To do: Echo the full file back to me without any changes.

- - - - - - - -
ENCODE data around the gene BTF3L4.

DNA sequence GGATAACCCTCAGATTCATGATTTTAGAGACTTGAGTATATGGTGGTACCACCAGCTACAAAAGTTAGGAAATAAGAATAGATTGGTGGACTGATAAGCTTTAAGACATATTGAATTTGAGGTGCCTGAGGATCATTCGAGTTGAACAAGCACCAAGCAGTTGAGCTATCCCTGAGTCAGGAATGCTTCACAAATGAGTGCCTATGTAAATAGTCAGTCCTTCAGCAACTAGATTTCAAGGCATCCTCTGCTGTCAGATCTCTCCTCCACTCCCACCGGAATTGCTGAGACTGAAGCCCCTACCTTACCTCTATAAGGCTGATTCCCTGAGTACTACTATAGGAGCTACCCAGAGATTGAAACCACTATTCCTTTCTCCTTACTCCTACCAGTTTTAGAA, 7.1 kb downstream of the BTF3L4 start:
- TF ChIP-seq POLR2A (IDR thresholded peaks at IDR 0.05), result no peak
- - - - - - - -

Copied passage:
ENCODE data around the gene BTF3L4.

DNA sequence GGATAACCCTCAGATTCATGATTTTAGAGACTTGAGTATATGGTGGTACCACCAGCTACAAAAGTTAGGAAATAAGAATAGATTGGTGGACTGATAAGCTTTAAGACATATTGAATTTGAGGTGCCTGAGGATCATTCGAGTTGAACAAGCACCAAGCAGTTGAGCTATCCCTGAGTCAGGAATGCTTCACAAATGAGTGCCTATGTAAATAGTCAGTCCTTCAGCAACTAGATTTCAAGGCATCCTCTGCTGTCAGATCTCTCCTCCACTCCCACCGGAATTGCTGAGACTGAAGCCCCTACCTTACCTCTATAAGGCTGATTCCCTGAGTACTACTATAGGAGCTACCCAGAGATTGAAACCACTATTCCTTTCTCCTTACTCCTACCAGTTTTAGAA, 7.1 kb downstream of the BTF3L4 start:
- TF ChIP-seq POLR2A (IDR thresholded peaks at IDR 0.05), result no peak